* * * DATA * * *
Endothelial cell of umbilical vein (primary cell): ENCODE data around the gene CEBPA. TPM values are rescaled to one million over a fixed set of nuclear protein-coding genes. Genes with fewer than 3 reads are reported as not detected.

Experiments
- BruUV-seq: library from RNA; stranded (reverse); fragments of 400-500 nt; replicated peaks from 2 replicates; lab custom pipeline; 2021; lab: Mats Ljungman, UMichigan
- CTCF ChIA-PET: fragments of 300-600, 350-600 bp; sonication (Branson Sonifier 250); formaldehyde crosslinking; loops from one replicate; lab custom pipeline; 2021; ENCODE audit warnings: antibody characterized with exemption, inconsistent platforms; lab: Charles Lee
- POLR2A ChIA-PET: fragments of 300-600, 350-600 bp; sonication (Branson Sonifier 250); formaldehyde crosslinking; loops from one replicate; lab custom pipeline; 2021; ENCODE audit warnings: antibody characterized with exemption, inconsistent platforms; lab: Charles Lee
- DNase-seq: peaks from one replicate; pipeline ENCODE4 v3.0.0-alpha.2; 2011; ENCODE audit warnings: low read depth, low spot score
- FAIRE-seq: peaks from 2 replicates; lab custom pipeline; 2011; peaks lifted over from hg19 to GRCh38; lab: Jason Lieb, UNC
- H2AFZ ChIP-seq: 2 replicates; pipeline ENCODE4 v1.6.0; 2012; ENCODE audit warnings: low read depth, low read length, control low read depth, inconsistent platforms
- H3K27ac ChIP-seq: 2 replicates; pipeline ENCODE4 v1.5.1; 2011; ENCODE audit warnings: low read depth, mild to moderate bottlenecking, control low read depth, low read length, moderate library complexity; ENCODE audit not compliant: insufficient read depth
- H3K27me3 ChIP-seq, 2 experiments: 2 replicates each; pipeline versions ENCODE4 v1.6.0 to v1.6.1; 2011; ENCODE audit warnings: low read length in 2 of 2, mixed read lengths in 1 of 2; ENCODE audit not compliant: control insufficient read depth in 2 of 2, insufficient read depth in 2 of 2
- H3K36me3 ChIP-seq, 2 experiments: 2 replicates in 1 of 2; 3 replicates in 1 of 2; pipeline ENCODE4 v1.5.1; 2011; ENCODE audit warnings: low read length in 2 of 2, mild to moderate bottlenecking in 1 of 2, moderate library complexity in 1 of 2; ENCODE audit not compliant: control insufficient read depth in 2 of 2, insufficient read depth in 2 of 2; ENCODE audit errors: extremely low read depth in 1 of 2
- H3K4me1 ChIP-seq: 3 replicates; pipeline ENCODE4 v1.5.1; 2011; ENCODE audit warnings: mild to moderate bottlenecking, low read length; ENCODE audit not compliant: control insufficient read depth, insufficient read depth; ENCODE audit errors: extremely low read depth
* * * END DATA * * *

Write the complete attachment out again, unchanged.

Endothelial cell of umbilical vein (primary cell): ENCODE data around the gene CEBPA. TPM values are rescaled to one million over a fixed set of nuclear protein-coding genes. Genes with fewer than 3 reads are reported as not detected.

Experiments
- BruUV-seq: library from RNA; stranded (reverse); fragments of 400-500 nt; replicated peaks from 2 replicates; lab custom pipeline; 2021; lab: Mats Ljungman, UMichigan
- CTCF ChIA-PET: fragments of 300-600, 350-600 bp; sonication (Branson Sonifier 250); formaldehyde crosslinking; loops from one replicate; lab custom pipeline; 2021; ENCODE audit warnings: antibody characterized with exemption, inconsistent platforms; lab: Charles Lee
- POLR2A ChIA-PET: fragments of 300-600, 350-600 bp; sonication (Branson Sonifier 250); formaldehyde crosslinking; loops from one replicate; lab custom pipeline; 2021; ENCODE audit warnings: antibody characterized with exemption, inconsistent platforms; lab: Charles Lee
- DNase-seq: peaks from one replicate; pipeline ENCODE4 v3.0.0-alpha.2; 2011; ENCODE audit warnings: low read depth, low spot score
- FAIRE-seq: peaks from 2 replicates; lab custom pipeline; 2011; peaks lifted over from hg19 to GRCh38; lab: Jason Lieb, UNC
- H2AFZ ChIP-seq: 2 replicates; pipeline ENCODE4 v1.6.0; 2012; ENCODE audit warnings: low read depth, low read length, control low read depth, inconsistent platforms
- H3K27ac ChIP-seq: 2 replicates; pipeline ENCODE4 v1.5.1; 2011; ENCODE audit warnings: low read depth, mild to moderate bottlenecking, control low read depth, low read length, moderate library complexity; ENCODE audit not compliant: insufficient read depth
- H3K27me3 ChIP-seq, 2 experiments: 2 replicates each; pipeline versions ENCODE4 v1.6.0 to v1.6.1; 2011; ENCODE audit warnings: low read length in 2 of 2, mixed read lengths in 1 of 2; ENCODE audit not compliant: control insufficient read depth in 2 of 2, insufficient read depth in 2 of 2
- H3K36me3 ChIP-seq, 2 experiments: 2 replicates in 1 of 2; 3 replicates in 1 of 2; pipeline ENCODE4 v1.5.1; 2011; ENCODE audit warnings: low read length in 2 of 2, mild to moderate bottlenecking in 1 of 2, moderate library complexity in 1 of 2; ENCODE audit not compliant: control insufficient read depth in 2 of 2, insufficient read depth in 2 of 2; ENCODE audit errors: extremely low read depth in 1 of 2
- H3K4me1 ChIP-seq: 3 replicates; pipeline ENCODE4 v1.5.1; 2011; ENCODE audit warnings: mild to moderate bottlenecking, low read length; ENCODE audit not compliant: control insufficient read depth, insufficient read depth; ENCODE audit errors: extremely low read depth